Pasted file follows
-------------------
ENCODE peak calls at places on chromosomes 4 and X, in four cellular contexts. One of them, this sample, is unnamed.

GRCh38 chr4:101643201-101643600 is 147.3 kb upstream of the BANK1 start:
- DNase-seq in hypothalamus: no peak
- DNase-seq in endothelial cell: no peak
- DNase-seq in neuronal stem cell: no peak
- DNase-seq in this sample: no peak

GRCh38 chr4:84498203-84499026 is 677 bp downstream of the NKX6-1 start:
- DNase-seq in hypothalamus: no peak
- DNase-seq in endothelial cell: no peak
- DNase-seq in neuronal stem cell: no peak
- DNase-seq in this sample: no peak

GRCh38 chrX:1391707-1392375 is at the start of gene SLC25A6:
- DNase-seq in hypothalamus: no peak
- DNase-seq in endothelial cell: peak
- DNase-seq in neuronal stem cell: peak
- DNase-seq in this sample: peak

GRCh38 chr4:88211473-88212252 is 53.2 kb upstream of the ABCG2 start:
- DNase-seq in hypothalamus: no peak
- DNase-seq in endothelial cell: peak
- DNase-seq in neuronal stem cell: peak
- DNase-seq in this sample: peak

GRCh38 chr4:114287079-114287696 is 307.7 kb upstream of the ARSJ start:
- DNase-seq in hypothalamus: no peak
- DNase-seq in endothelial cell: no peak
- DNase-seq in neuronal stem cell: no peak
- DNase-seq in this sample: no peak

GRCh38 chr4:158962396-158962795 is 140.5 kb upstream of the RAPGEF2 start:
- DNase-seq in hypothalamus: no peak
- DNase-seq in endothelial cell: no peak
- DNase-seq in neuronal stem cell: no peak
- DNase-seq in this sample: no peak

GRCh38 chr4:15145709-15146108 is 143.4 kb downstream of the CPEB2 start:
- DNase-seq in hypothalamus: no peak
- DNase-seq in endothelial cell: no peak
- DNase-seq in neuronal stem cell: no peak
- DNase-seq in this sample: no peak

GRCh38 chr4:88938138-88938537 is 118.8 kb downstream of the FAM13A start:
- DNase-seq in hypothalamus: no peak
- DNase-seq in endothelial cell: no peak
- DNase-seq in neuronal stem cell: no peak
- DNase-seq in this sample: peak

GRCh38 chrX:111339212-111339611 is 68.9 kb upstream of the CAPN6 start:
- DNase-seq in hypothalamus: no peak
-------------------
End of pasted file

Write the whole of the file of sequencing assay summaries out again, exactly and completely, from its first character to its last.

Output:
ENCODE peak calls at places on chromosomes 4 and X, in four cellular contexts. One of them, this sample, is unnamed.

GRCh38 chr4:101643201-101643600 is 147.3 kb upstream of the BANK1 start:
- DNase-seq in hypothalamus: no peak
- DNase-seq in endothelial cell: no peak
- DNase-seq in neuronal stem cell: no peak
- DNase-seq in this sample: no peak

GRCh38 chr4:84498203-84499026 is 677 bp downstream of the NKX6-1 start:
- DNase-seq in hypothalamus: no peak
- DNase-seq in endothelial cell: no peak
- DNase-seq in neuronal stem cell: no peak
- DNase-seq in this sample: no peak

GRCh38 chrX:1391707-1392375 is at the start of gene SLC25A6:
- DNase-seq in hypothalamus: no peak
- DNase-seq in endothelial cell: peak
- DNase-seq in neuronal stem cell: peak
- DNase-seq in this sample: peak

GRCh38 chr4:88211473-88212252 is 53.2 kb upstream of the ABCG2 start:
- DNase-seq in hypothalamus: no peak
- DNase-seq in endothelial cell: peak
- DNase-seq in neuronal stem cell: peak
- DNase-seq in this sample: peak

GRCh38 chr4:114287079-114287696 is 307.7 kb upstream of the ARSJ start:
- DNase-seq in hypothalamus: no peak
- DNase-seq in endothelial cell: no peak
- DNase-seq in neuronal stem cell: no peak
- DNase-seq in this sample: no peak

GRCh38 chr4:158962396-158962795 is 140.5 kb upstream of the RAPGEF2 start:
- DNase-seq in hypothalamus: no peak
- DNase-seq in endothelial cell: no peak
- DNase-seq in neuronal stem cell: no peak
- DNase-seq in this sample: no peak

GRCh38 chr4:15145709-15146108 is 143.4 kb downstream of the CPEB2 start:
- DNase-seq in hypothalamus: no peak
- DNase-seq in endothelial cell: no peak
- DNase-seq in neuronal stem cell: no peak
- DNase-seq in this sample: no peak

GRCh38 chr4:88938138-88938537 is 118.8 kb downstream of the FAM13A start:
- DNase-seq in hypothalamus: no peak
- DNase-seq in endothelial cell: no peak
- DNase-seq in neuronal stem cell: no peak
- DNase-seq in this sample: peak

GRCh38 chrX:111339212-111339611 is 68.9 kb upstream of the CAPN6 start:
- DNase-seq in hypothalamus: no peak